Hi all! As promised, here's my post about my travels during Chile's Independence Week.
Chile’s real Independence Day is in February, but the country celebrates on September 18th and continues the celebration for the entire week in which the 18th falls. Since classes were cancelled for this week, I wanted to travel and see more of this beautiful country. Since my Chilean family wasn't planning on doing any traveling for the week of vacations, my fellow GV study abroad student Hayley and her family kindly invited me to join them on their trip to a southern portion of Chile, and I gladly accepted. James also came with, and he rode with me on the bus to Valdivia, where we spent the first three days of our trip. We arrived late at night in Valdivia, a German-esque town on el Río Calle-Calle. Since we had been sitting all day in vehicles, Hayley, James, and I took a midnight stroll along the river, and while we meandered along, we came upon a sea lion just hanging out in the middle of the sidewalk under a street lamp. Yay more sea lions! I’m not quite sure why I get so excited about them, but I do.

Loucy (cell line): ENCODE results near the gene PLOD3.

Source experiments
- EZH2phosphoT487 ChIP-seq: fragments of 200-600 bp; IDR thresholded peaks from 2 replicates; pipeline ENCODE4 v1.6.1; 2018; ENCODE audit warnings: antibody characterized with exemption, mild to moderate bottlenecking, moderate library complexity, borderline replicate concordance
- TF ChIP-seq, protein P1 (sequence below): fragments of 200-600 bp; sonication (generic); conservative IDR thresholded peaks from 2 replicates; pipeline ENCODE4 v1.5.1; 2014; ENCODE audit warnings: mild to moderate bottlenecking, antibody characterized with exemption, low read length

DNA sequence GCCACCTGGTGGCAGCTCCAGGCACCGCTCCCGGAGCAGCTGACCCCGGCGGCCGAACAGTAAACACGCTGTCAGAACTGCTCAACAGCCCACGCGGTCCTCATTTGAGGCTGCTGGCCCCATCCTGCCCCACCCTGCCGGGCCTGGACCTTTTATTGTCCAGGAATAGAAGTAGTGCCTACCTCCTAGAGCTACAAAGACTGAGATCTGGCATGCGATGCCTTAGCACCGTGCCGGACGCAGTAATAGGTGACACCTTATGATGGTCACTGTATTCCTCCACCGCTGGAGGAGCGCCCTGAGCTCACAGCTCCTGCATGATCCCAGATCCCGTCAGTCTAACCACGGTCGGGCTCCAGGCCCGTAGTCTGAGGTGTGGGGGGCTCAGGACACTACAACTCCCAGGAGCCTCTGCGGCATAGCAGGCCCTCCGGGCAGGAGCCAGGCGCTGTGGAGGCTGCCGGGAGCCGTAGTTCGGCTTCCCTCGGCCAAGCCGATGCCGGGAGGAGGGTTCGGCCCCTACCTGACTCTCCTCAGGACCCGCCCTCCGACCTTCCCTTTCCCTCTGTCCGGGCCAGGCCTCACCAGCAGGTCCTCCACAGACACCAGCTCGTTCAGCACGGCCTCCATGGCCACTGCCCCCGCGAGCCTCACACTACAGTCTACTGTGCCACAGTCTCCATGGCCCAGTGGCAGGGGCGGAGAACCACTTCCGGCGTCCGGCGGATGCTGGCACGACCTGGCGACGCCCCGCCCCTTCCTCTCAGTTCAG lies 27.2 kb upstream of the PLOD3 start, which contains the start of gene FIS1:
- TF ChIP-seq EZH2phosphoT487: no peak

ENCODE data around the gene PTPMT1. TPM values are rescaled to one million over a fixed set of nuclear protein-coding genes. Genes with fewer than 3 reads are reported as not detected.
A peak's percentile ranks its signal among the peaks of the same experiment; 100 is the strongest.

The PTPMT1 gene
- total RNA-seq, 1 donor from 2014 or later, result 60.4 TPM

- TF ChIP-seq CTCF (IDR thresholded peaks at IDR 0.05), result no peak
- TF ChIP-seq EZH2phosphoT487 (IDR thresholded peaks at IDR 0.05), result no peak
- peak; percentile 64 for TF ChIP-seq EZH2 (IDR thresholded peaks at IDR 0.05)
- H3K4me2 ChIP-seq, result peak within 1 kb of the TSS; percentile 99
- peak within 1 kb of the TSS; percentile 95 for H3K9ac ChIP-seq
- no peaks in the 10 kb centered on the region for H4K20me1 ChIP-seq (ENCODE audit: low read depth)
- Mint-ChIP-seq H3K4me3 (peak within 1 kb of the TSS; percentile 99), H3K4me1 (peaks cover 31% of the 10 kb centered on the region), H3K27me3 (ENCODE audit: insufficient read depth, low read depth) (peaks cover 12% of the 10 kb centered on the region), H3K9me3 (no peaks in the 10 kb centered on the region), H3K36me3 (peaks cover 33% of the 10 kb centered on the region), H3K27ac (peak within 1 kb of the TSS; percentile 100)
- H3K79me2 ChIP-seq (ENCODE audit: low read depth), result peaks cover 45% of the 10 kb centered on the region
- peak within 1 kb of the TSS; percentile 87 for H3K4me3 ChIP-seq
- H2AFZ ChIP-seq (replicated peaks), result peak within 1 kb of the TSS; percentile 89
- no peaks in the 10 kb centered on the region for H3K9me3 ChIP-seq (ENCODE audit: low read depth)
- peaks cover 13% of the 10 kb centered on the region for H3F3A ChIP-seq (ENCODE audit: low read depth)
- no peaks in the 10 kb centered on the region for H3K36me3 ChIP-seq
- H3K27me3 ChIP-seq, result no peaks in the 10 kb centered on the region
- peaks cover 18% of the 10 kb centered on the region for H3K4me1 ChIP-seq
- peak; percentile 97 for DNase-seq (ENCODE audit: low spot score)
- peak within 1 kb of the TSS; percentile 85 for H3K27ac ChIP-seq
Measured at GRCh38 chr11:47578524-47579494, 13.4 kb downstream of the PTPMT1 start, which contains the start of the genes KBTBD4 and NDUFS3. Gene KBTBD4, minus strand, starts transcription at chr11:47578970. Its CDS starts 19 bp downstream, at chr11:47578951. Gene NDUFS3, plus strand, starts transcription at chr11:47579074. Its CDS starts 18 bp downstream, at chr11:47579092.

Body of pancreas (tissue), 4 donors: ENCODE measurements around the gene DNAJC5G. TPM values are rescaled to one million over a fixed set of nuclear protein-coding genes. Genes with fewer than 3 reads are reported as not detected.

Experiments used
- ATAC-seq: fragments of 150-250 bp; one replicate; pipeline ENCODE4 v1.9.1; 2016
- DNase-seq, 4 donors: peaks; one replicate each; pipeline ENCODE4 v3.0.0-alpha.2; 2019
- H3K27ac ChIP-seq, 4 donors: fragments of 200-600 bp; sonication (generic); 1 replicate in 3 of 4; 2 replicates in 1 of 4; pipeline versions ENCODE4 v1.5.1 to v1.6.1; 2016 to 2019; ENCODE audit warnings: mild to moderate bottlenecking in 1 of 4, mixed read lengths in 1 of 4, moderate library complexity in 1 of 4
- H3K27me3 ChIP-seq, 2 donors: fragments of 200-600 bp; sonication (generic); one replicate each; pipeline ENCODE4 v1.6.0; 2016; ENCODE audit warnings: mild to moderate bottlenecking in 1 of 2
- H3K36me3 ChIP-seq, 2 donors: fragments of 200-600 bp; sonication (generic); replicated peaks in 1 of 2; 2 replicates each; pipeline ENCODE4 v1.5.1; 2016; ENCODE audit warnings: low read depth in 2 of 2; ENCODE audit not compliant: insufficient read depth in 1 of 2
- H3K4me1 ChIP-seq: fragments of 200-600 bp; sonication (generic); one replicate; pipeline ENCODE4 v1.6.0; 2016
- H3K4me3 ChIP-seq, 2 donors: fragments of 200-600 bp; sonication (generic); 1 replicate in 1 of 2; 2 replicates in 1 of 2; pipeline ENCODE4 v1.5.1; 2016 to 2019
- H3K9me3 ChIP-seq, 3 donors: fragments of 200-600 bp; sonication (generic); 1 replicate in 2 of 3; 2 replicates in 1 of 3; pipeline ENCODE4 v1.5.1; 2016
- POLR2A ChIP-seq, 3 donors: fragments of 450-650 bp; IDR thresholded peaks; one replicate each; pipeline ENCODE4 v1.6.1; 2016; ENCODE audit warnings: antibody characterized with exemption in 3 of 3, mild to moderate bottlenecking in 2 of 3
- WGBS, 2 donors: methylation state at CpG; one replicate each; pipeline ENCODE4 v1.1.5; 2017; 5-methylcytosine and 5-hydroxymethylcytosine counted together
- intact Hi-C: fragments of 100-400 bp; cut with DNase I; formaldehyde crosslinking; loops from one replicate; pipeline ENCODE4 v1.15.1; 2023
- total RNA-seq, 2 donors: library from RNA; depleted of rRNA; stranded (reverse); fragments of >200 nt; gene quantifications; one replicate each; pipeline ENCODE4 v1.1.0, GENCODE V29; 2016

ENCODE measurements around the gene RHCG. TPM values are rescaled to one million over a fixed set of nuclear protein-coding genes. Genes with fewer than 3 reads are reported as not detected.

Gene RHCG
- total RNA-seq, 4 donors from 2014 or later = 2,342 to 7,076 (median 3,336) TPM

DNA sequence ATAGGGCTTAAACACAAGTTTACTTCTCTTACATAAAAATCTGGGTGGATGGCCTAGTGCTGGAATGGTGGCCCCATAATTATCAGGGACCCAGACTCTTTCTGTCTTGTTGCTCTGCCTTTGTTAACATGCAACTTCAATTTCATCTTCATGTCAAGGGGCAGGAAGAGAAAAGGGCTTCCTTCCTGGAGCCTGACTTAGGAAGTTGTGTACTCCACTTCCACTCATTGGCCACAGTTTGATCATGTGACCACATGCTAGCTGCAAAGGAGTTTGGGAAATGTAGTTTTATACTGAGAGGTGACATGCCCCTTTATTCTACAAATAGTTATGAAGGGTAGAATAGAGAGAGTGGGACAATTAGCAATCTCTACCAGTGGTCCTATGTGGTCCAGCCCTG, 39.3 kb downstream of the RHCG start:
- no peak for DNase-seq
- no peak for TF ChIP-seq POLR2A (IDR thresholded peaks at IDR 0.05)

|Empanadas and pisco sour... yum!|
The next day, September 18th, was Chile's Independence Day, and we went to Hayley's Chilean "grandparents'" beach house to celebrate. A good amount of her family's family, neighbors, and friends came, too, making it a pretty full house. We listened to traditional Chilean music, shared stories, laughed a lot, and ate soooooooooo much food I was afraid my stomach would burst!
|The view from the backyard|
While it was great to spend time with a Chilean family and experience their culture during this important week, this day really made me miss my family a lot because so much of this celebration felt like a Thanksgiving gathering with my family. Later we went down to the beach until rain snuck up on us and drove us back to the house. In the evening we went to a type of
fair where we watched a little bit of a show featuring professional dancers performing la cueca (Chile's national dance) with members of the audience (who all knew how to dance la cueca as well --- Chileans are all such great dancers and I’m jealous), wandered through the vendors hawking homemade items and sweets, and played foos-ball and the balloon dart game. So much fun packed into one day!